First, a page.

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Light and Dark

Symbolism, Imagery, Allegory

Despite how notoriously gray London is (especially with all that London fog), most of the action in this novel is pretty dang black and white.

Light and dark are important symbols in Oliver Twist. Notice how often Oliver’s trapped someplace dark? Notice how the sun always comes out? No matter how dark things get for Oliver (badoom-ching!), you know things are going to brighten up eventually.

Oliver In Black And White

Some examples: Oliver, the child of light, is locked into an involuntary apprenticeship with a coffin maker, Mr. Sowerberry. Oliver is asked to join the funeral processions as a paid mourner (although Mr. Sowerberry gets paid for his services, as an apprentice, Oliver doesn’t see a penny of it). Oliver’s commitment to life is contrasted with the darkness and death that surrounds him.

The parish authorities had originally wanted to apprentice Oliver to a chimney sweep—a job that would have caused Oliver to spend however long he survived blackened with soot and ash. When Oliver is arrested for picking Mr. Brownlow’s pocket, the officer who makes up a name for Oliver unconsciously picks an appropriate one: "White." Oliver is as pure as the driven snow, while all of the areas of London associated with the criminal class are stained black.

London: Light And Dark

Or take a look at this passage:

[…] the heavy bell of St Paul’s tolled for the death of another day. Midnight had come upon the crowded city. The palace, the night-cellar, the jail, the madhouse; the chambers of birth and death, of health and sickness; the rigid face of the corpse and the calm sleep of the child—midnight was upon them all. (46.4)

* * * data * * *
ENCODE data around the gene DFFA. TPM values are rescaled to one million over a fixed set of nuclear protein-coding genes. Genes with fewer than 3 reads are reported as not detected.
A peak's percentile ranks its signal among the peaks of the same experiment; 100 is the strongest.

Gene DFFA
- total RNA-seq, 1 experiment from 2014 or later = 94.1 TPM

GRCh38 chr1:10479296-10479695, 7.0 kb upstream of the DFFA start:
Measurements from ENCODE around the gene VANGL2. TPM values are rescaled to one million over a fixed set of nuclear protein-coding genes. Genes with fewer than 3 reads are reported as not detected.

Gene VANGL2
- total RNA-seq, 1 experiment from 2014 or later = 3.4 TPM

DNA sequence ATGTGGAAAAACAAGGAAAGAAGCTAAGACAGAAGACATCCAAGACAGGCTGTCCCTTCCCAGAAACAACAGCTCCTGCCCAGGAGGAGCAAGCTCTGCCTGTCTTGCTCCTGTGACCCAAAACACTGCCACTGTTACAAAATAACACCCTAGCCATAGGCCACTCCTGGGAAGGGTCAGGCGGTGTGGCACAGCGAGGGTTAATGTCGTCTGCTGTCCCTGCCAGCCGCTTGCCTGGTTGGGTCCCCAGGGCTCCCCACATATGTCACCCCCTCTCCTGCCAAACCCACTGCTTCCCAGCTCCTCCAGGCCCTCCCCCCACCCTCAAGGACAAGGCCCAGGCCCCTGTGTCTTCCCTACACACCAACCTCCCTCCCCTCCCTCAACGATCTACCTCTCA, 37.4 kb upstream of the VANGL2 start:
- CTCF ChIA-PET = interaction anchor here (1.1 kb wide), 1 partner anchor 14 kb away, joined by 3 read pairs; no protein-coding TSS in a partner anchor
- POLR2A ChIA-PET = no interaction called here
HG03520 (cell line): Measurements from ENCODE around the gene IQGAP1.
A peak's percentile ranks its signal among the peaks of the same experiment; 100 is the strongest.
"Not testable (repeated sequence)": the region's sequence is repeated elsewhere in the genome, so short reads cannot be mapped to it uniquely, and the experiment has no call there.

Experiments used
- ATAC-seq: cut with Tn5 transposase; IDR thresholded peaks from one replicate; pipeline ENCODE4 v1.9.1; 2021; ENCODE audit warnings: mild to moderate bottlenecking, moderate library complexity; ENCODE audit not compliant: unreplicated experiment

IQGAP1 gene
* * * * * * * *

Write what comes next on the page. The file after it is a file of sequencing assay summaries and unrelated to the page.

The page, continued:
This is another moment of social leveling through the use of darkness: Dickens lists a lot of contrasting places—palaces, night-cellars (bars that didn’t have liquor licenses), jails, madhouses, etc.—and also juxtaposes a lot of extremes: birth and death, sickness and health, corpses and sleeping children. Time passes for all of these extremes, and it’s equally dark at midnight whether you live in a palace or a madhouse.

Now compare that with this passage about light:

The sun – the bright sun, that brings back not light alone, but new life, and hope, and freshness to man – burst upon the crowded city in clear and radiant glory. Through costly-coloured glass and paper-mended window, through cathedral dome and rotten crevice, it shed its equal ray. It lighted up the room where the murdered woman lay. It did. (48.2)

The sun, like midnight, is a social leveler—it shines equally on everybody, whether through expensive stained glass, or through a window mended with paper or duct tape. He even uses the word "equal"—the sun "shed its equal ray"—after juxtaposing a bunch of extremes ("costly-coloured glass" and "paper-mended window," and "cathedral dome" and "rotten crevice").

And no matter how dark it gets, you can bet the sun is going to come out. Dickens even makes the parallel between "light" and "life" explicit here—the sun "brings back" both.

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